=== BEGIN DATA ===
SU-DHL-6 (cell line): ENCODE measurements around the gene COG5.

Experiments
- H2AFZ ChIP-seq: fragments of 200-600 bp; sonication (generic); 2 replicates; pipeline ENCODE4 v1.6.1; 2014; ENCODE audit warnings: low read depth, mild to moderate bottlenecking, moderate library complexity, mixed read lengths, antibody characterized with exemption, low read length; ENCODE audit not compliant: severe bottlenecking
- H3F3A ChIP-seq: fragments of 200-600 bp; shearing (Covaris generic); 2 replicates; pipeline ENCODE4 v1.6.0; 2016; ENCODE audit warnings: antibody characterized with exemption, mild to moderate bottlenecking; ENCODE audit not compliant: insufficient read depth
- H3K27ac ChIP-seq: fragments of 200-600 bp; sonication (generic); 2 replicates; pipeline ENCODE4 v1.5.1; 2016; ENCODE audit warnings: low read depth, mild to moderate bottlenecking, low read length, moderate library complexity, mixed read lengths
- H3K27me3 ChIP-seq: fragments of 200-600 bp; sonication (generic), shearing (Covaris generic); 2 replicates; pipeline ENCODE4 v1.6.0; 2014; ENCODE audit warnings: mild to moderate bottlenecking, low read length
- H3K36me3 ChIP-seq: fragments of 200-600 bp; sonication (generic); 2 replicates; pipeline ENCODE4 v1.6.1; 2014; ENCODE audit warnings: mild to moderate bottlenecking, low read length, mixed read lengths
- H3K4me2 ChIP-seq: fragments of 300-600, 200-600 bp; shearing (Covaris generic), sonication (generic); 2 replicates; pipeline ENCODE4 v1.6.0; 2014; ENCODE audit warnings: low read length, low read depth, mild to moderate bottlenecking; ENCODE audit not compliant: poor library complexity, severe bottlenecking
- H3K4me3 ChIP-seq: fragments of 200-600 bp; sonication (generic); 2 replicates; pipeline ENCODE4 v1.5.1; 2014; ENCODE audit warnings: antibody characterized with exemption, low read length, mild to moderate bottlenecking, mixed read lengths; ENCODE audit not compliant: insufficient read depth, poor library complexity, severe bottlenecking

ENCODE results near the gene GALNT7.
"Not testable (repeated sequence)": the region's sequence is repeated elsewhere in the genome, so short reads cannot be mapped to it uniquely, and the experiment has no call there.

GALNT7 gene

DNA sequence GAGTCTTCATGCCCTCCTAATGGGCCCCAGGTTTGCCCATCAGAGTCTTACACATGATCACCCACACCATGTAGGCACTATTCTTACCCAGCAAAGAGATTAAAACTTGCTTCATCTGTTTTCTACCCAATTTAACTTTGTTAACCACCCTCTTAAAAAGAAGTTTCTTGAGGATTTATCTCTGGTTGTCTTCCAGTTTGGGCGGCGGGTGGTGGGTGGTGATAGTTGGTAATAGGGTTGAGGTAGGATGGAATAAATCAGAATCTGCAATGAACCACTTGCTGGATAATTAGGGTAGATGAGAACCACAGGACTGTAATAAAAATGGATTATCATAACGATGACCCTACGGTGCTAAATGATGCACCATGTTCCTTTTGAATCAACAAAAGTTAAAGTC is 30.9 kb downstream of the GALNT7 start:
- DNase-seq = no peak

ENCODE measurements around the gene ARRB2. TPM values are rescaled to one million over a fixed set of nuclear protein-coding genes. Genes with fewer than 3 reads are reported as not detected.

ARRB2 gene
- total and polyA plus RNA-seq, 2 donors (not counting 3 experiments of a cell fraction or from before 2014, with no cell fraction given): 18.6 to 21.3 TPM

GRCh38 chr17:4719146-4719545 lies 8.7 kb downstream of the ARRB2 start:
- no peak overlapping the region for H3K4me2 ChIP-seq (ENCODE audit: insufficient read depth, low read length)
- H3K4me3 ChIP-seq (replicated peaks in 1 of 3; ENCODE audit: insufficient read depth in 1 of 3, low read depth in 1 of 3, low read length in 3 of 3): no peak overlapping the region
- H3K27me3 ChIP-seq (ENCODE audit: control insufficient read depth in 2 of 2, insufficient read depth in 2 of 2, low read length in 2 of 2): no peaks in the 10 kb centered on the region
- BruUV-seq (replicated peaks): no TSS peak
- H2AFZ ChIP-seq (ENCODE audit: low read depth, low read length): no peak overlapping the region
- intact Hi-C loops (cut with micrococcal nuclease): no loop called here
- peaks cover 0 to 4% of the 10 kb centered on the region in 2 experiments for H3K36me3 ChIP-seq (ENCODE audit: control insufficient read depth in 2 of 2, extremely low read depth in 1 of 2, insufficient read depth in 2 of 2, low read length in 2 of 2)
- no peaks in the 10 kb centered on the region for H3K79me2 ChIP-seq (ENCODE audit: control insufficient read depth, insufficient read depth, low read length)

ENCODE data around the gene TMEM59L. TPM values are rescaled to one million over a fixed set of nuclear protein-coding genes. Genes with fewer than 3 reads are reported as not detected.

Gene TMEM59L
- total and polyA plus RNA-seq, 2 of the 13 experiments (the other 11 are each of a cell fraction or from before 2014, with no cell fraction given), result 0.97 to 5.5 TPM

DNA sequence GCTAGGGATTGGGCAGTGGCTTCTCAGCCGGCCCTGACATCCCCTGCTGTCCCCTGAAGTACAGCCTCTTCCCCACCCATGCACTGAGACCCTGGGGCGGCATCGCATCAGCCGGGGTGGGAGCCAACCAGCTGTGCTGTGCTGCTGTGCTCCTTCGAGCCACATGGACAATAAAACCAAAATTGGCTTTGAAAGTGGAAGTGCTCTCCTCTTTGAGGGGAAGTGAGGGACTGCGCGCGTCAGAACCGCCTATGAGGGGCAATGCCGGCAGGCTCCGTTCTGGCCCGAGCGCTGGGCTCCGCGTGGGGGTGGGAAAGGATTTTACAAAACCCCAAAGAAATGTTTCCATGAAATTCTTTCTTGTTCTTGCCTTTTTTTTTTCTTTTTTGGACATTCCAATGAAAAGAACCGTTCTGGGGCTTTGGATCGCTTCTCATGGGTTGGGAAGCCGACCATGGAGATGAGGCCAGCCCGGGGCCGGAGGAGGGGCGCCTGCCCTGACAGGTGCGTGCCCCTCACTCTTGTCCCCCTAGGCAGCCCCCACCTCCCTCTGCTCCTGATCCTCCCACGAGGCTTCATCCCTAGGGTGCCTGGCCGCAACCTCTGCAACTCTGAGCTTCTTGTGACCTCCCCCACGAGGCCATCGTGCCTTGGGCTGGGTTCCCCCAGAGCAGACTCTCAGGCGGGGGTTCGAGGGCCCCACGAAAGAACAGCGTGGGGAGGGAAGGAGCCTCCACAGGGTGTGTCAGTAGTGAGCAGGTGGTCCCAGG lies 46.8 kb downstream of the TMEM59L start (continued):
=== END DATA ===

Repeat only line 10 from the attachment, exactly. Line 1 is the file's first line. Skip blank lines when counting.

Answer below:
ENCODE results near the gene GALNT7.